Tales from the Practice of Medicine: Wealth

January 15, 2010 at 8:02 am | Posted in Asia, Reflections | Leave a comment
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Author:

Yu Lin

[PureInsight.org] Everyone wants to be wealthy. There isn’t anyone under heaven who doesn’t need some wealth. However, we cannot let it rule or ruin our lives. If you’re stubborn and stingy and cannot stand the slightest loss, even when your riches are stacked higher than a mountain, you will not be able to enjoy your good fortune. There is an ancient Chinese saying, “The stingier you are with your treasure, the more reluctant the gods will be to come to bless you.” Moreover, money and wealth are external things. You cannot bring your wealth with you when you are born or take it with you when you die.

I once encountered a patient who loved his house like he loved his life. The stress of worrying about his house caused him to have an illness in the region between his heart and diaphragm. Still he guarded his house like a slave, until it was time for him to leave this world.

Jie bought a large house. The scenery was beautiful but it was situated on an unstable hill. He tried everything to keep this house from sliding off the cliff upon which it was perched. The weather did not cooperate. Every day the rain fell steadily, sometimes hard, sometimes gently. It was just a matter of time until the mud and rocks of the slopes would shrug off his home. The results were unthinkable. Many Hollywood movies have shots of houses sliding off of steep cliffs. However, those were mostly faked scenes. This house, on the other hand, was really in danger. Many curious folks set up cameras aimed at the unstable house, waiting to capture some intense action. One of these people was a tenant who had been evicted from Jie’s home. Out of maliciousness, he eagerly awaited the day that the house would fall off the cliff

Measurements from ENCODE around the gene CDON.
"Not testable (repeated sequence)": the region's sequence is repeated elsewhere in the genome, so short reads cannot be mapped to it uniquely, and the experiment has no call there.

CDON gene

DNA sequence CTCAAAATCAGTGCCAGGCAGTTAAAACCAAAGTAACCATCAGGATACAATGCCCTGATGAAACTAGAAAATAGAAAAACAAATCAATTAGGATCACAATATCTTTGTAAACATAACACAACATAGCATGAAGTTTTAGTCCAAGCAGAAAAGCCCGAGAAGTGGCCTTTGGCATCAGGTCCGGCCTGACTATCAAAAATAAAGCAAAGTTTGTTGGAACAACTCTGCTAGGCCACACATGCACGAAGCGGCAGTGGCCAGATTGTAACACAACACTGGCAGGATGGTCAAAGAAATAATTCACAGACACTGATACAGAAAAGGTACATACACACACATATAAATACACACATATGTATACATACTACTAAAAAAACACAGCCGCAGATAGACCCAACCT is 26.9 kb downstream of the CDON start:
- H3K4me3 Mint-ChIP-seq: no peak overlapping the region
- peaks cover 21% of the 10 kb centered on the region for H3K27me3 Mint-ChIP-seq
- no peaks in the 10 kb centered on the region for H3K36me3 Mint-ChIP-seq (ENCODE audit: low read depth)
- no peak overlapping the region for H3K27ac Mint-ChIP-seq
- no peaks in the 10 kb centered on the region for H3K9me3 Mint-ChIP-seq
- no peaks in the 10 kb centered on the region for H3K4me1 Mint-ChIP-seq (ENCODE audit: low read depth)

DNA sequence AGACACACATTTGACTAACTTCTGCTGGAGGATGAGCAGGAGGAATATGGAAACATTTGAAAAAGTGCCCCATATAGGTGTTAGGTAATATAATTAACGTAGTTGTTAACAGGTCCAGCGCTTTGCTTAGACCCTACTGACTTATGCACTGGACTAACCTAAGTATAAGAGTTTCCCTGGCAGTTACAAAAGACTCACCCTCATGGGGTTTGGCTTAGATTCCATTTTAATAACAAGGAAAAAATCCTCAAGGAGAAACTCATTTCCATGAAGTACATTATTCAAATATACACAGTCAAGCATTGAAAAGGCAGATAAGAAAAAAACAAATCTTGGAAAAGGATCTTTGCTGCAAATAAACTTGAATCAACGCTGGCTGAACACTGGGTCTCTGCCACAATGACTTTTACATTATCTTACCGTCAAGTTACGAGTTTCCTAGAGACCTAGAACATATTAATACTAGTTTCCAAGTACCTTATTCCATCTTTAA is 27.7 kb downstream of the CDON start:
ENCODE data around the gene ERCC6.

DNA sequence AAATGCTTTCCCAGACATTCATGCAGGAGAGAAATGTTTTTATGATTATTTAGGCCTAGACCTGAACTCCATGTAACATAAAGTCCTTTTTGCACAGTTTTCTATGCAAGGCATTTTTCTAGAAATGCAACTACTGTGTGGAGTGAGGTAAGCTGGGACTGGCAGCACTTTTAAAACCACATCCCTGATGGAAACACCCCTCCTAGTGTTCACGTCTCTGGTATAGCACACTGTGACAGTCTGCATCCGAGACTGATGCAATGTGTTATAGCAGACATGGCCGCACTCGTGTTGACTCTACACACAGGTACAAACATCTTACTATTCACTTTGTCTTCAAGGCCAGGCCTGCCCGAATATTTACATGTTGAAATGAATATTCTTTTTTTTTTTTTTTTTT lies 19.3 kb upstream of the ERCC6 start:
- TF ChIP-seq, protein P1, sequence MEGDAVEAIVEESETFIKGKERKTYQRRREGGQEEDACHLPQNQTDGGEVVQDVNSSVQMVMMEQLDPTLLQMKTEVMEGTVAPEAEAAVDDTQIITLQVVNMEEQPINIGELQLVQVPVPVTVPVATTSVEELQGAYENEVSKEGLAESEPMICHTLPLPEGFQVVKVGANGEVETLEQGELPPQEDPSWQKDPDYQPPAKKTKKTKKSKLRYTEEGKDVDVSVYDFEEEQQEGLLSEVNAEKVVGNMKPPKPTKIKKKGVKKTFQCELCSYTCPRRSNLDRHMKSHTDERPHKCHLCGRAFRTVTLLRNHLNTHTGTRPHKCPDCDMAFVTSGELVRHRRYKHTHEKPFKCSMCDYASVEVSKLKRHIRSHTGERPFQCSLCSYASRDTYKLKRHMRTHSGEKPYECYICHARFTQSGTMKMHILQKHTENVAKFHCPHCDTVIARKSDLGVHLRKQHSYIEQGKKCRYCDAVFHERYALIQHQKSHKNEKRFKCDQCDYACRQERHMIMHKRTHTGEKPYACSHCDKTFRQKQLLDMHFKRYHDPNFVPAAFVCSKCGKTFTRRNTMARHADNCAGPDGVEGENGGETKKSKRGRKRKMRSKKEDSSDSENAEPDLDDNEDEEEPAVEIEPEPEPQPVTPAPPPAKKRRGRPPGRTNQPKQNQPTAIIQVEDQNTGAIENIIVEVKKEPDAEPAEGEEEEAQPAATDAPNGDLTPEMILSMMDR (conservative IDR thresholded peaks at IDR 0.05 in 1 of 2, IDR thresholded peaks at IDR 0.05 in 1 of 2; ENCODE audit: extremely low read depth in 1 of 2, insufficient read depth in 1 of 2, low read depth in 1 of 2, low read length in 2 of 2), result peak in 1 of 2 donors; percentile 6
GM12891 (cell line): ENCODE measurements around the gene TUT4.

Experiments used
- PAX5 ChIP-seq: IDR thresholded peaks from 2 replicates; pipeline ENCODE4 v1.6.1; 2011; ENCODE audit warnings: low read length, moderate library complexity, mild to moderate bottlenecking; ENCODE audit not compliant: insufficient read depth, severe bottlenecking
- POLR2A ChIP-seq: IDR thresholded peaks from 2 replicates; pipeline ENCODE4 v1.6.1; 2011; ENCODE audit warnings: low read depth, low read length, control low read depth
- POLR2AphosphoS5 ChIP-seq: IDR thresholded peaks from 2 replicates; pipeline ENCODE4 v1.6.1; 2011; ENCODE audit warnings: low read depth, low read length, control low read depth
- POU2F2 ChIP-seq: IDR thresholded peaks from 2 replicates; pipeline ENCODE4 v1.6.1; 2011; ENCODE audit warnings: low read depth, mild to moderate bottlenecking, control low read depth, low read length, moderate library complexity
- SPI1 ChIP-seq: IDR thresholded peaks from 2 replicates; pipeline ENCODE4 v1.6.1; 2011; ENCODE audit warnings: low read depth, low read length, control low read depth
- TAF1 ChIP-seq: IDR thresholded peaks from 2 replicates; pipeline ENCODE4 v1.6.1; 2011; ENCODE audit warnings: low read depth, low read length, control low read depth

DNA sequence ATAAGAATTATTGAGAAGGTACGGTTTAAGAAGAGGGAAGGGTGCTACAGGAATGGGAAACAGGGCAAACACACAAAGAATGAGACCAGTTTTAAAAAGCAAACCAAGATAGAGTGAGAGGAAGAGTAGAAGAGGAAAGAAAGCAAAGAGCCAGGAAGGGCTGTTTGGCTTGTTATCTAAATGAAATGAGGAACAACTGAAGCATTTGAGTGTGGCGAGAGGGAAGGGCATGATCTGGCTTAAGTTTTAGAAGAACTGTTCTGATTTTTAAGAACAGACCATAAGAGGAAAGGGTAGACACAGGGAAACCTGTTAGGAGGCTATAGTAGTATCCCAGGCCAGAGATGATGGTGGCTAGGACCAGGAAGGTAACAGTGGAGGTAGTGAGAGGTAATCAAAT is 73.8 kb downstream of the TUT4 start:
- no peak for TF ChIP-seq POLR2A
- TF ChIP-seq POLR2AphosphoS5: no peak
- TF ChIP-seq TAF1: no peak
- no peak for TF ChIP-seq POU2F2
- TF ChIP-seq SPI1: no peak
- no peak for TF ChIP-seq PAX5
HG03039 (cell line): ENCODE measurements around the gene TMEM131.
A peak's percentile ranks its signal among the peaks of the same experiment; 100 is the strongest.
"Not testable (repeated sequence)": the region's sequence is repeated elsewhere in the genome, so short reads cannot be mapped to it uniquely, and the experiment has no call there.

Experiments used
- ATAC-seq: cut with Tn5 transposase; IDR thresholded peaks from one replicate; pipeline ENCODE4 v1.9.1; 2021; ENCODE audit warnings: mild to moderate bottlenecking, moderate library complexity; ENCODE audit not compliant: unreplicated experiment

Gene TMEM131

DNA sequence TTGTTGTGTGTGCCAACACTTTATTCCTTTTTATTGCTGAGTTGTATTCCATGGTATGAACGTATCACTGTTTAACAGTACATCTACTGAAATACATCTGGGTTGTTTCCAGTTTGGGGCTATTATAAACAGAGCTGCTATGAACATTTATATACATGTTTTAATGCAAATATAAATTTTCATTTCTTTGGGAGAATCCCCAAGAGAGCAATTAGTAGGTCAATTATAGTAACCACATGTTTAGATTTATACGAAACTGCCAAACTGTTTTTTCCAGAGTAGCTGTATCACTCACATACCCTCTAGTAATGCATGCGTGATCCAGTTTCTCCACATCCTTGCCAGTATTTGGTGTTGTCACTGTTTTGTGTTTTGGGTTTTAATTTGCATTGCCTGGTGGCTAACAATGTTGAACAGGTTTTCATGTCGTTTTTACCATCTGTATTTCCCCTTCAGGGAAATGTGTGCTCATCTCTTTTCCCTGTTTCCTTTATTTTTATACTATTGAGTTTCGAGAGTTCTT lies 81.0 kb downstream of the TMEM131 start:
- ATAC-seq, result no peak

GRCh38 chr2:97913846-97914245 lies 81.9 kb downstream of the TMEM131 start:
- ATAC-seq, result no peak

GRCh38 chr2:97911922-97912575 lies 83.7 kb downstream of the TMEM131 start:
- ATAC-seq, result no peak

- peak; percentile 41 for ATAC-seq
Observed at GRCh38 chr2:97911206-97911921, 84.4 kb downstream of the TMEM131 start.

Jie had clung to every penny, when he was saving up for the down payment for his dream home. He also budgeted and saved up to pay for the interest and the loan. He took in a tenant whom he would follow around, turning off the lights in rooms after the tenant was done there. He constantly ate food that did not need to be cooked. At last he got himself a body full of illnesses and had to go to the clinic. Jie didn’t want to pay the fee, so he asked the doctor to treat him in half the time and with half the supplies, so he could pay less.

He felt constant anxiety because of the house. Chinese medicine says that constant thought will hurt the spleen. Anxiety made his qi weak. His damaged spleen caused stomach failure. Because of that he had no appetite. Since he feared the house could slide of the slopes at any time, he lived every day in state of terror. Fear hurt his kidneys. When nothing went wrong he worried without stop, when something did go wrong he feared even more. Jie’s fearful life caused him to be very ill. When he went to the clinic, his illnesses were already far advanced.

Finally the day came. The rain came pouring down for days. At last heeding the warnings of rescue workers, he finally came out of the house. He stood in front of the house and the house, for which he saved for so long, slid down the hill and disintegrated until nothing was left but sticks and mud. He cursed the heavens, his mind seething with anger and his body wracked with pain. After a few days went by, he left this world.

He thought that everything he could grasp in this world was his, but in reality these things were not part of his life. From the beginning, nothing on this earth belongs to any man. Even the human body, as with a piece of clothing, is only worn for a period of time. If you really want to take something with you, the only way to do so is to practice cultivation. Otherwise you’ll come and go empty handed. Once the end approaches and you come to realize this, it will be much too late to regret.

Translated from: http://www.zhengjian.org/zj/articles/2003/1/23/20161.html

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